Q4)What are the two ways of creating thread?

Ans) There are two ways to create a new thread.

  • Extend the Thread class and override the run() method in your class. Create an instance of the subclass and invoke the start() method on it, which will create a new thread of execution.
    public class NewThread extends Thread{
      public void run(){ 
        // the code that has to be executed in a separate new thread goes here
        public static void main(String [] args){ 
        NewThread c = new NewThread(); 
  • Implements the Runnable interface.The class will have to implement the run() method in the Runnable interface. Create an instance of this class. Pass the reference of this instance to the Thread constructor a new thread of execution will be created.
    public class NewThread implements Runnable{
         public void run(){ 
           // the code that has to be executed in a separate new thread goes here
        public static void main(String [] args){ 
           NewThread c = new NewThread(); 
           Thread t = new Thread(c);
    t.start(); } }

Q5) What are the different states of a thread's lifecycle?

Ans) The different states of threads are as follows:

      New – When a thread is instantiated it is in New state until the start() method is called on the thread instance. In this state the thread is not considered to be alive.
      Runnable – The thread enters into this state after the start method is called in the thread instance. The thread may enter into the Runnable state from Running state. In this state the thread is considered to be alive.
      Running – When the thread scheduler picks up the thread from the Runnable thread’s pool, the thread starts running and the thread is said to be in Running state.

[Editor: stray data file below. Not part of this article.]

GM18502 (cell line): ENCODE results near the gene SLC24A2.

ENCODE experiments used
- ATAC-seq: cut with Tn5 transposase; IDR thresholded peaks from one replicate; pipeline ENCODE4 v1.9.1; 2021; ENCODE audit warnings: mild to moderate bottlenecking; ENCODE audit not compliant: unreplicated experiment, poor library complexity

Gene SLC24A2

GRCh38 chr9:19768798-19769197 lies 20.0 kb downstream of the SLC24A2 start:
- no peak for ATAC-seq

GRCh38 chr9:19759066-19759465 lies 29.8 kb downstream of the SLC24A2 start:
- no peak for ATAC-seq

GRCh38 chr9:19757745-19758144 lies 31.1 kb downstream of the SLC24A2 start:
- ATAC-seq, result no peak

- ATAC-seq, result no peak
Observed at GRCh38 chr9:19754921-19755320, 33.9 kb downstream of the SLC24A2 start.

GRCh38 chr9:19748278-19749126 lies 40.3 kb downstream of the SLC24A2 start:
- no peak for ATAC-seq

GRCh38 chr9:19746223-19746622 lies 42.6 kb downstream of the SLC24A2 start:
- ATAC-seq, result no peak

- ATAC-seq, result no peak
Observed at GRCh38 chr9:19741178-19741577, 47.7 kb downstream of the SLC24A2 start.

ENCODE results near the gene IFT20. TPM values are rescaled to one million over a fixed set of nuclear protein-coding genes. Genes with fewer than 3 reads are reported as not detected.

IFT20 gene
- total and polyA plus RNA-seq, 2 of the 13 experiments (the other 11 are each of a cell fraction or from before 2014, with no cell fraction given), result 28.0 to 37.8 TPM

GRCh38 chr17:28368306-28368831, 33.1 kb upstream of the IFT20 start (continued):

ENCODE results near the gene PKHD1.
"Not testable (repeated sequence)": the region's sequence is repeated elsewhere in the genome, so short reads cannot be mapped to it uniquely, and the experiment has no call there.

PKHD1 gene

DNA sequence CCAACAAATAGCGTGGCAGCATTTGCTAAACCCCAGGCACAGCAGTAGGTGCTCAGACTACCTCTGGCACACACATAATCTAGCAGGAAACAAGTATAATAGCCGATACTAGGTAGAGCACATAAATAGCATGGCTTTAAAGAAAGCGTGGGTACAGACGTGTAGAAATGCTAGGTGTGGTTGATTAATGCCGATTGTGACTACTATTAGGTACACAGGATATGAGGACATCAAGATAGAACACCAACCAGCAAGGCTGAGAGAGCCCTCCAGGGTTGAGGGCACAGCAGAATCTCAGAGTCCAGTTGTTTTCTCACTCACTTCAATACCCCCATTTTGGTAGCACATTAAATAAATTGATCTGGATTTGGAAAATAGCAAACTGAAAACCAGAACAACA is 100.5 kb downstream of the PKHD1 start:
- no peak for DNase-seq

Waiting/Blocked/Sleeping – In these states the thread is said to be alive but not runnable. The thread switches to this state because of reasons like wait method called or sleep method has been called on the running thread or thread might be waiting for some i/o resource so blocked. 5) Dead – When the thread finishes its execution i.e. the run() method execution completes, it is said to be in dead state. A dead state can not be started again. If a start() method is invoked on a dead thread a runtime exception will occur.

Q6) What is use of synchronized keyword?

Ans) synchronized keyword can be applied to static/non-static methods or a block of code. Only one thread at a time can access synchronized methods and if there are multiple threads trying to access the same method then other threads have to wait for the execution of method by one thread. Synchronized keyword provides a lock on the object and thus prevents race condition. E.g.

public void synchronized method(){} 
  public void synchronized staticmethod(){}
  public void myMethod(){
     synchronized (this){ 
        //synchronized keyword on block of code

Q7) What is the difference when the synchronized keyword is applied to a static method or to a non static method?

Ans) When a synch non static method is called a lock is obtained on the object. When a synch static method is called a lock is obtained on the class and not on the object. The lock on the object and the lock on the class don’t interfere with each other. It means, a thread accessing a synch non static method, then the other thread can access the synch static method at the same time but can’t access the synch non static method.

Q8) What is a volatile keyword?

Ans) In general each thread has its own copy of variable, such that one thread is not concerned with the value of same variable in the other thread. But sometime this may not be the case. Consider a scenario in which the count variable is holding the number of times a method is called for a given class irrespective of any thread calling, in this case irrespective of thread access the count has to be increased so the count variable is declared as volatile.